Looked at from another point of view, when it comes to economic issues, the government was specifically designed to be slow to respond to change because it has the legal power to use force. Its activity in the sphere of economics and influencing civil liberties was meant to be limited precisely for this reason. Government authority over its citizens was also meant to be curtailed by a notion, which is the exact opposite of principle number four of the agile manifesto. The government is supposed to follow a plan and that plan is the Constitution of the United States. As it pertains governments, following a plan is a good thing. The Constitution is our bastion of individual liberties preserving the freedom of voluntary interaction. When the government follows its plan, its power over the people is limited as it should be. Individuals are free to collaborate and respond in agile fashion to each other’s needs as producers, partners or consumers. Through principles of free market Capitalism, such as mutually beneficial exchange and VOLUNTARY cooperation, they interact, collaborate, respond and they make things work!

Michael Malgeri is the creator of the “Johnny Profit” series of children’s books, which teaches young people about capitalism. He authored H.R.422, a Congressional Resolution that creates awareness of the superiority of Capitalism as an economic model. His website is www.Kids4biz.com

Fight the ObamaTax With These Rules for Defeating Radicals
Jun 30th, 2012 by kids4biz

As the ObamaTax leads us further down the road towards Socialism, hard working, freedom loving INDIVIDUALS the world over ought to consider these RULES FOR DEFEATING RADICALS.

1. Individual freedom is the standard by which all rules are judged. Live for it.
2. NEVER accept unearned guilt.
3. Capitalism is the unsung hero. Defend it righteously.
4. Socialism is the wolf in sheep’s clothing. Oppose it vigorously.
5. Money and Pride, earned honestly, are good. Allow no one to convince you otherwise.
6. Charity, if voluntary, is good. Embrace it…voluntarily.
7. Beware the Globalists. Never compromise your values.
8. “Don’t accept the narrative, speak truth to power, have fun doing it.” – Andrew Breitbart
9. Sustainability is often a code word for stagnation. Reject it for progress.
10. “If you make a small footprint no one will ever try to fill your shoes.” – Mother Nature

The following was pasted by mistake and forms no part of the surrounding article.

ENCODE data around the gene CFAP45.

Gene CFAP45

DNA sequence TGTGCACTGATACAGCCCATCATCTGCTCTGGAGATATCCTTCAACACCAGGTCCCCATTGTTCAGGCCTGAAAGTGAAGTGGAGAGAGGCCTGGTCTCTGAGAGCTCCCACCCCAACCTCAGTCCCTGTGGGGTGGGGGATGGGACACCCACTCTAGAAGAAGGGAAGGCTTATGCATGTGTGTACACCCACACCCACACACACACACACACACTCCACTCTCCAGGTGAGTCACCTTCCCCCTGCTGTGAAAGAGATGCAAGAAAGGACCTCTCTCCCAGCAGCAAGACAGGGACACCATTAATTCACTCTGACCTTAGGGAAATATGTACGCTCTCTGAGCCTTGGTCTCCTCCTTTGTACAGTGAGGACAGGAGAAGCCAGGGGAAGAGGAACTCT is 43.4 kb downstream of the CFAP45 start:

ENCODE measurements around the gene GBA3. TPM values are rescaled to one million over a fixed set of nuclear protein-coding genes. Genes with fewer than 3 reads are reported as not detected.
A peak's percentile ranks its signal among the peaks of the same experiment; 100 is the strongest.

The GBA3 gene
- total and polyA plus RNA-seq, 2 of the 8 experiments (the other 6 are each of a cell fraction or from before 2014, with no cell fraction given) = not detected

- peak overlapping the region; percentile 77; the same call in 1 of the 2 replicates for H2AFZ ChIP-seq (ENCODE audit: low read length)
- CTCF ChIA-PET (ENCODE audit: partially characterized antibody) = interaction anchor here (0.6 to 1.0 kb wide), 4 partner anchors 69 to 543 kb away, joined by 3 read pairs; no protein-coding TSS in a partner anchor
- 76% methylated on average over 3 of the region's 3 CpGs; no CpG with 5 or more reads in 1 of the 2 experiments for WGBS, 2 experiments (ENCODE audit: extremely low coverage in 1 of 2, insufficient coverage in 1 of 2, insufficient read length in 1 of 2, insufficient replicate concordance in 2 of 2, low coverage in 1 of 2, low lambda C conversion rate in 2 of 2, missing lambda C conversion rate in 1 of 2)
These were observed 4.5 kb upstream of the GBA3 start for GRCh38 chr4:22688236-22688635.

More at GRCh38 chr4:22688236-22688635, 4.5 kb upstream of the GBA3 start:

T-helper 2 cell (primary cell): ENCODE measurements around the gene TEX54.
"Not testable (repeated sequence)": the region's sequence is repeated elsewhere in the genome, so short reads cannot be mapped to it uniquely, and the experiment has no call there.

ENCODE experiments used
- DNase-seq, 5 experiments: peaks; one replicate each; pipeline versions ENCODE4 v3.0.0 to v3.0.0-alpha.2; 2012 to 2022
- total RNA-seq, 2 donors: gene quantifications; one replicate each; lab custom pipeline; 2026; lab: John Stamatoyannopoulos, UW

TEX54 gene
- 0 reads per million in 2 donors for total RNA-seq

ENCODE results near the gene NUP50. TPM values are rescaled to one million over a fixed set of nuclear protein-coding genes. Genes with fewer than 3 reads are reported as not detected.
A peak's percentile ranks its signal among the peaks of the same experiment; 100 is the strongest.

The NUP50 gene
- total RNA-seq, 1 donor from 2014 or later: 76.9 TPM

Side Note: Congressman Rohrabacher (CA 46) had the vision and courage to submit Congressional Resolution H.RES.422 regarding the “Superiority of Capitalism as an economic model.” Capitalism, by definition a system of voluntary mutually beneficial exchange, is a system characterized by the absence of force and the pervasiveness of persuasion. “The Rohrabacher Rule” can be read at this link. If you support the ideas presented in this bill, please click this link to email ANY Representative, asking them to join Congressman Rohrabacher by Co-Sponsoring this resolution.

I invite you to follow me on Twitter @kids4biz

Obamacare Hearing, The Fight for Freedom
Mar 25th, 2012 by kids4biz

The Supreme Court hearing on the Affordable Care Act, better known as Obamacare, will finally take place this week. One of the things that will be decided is whether Congress could, i.e. is allowed to, penalize an individual for NOT engaging in commerce.

The hearing and subsequent ruling promise to be gripping events, attracting worldwide attention. However, the REAL discussion, which never took place, needed to focus on the question “SHOULD Obamacare have been passed at all?” The now infamous quote by Nancy Pelosi, “we need to pass it so we can see what’s in it,” highlights how our political process was distorted to block such a discussion.

Recent findings by the Congressional Budget Office (CBO) on the real cost of Obamacare lend credence to the fact that Obamacare is NOT “Affordable” and should never have been passed. It’s not at all ironic that passing Obamacare is proving to be be an economic hazard as well as a hazard of liberty.

So the real contest of this hearing is between individual freedom versus government control over our lives through government mandates. Let’s hope freedom triumphs.

SIDE NOTE: If you want to teach your children about honest business and free enterprise, please read (short 2 pages) Congressman Rohrabacher’s courageous and visionary bill, H.RES.422 .

If you agree with the bill, click this link to contact ANY Representative to encourage him or her to join as a Co-Sponsor.

Follow me on Twitter @kids4biz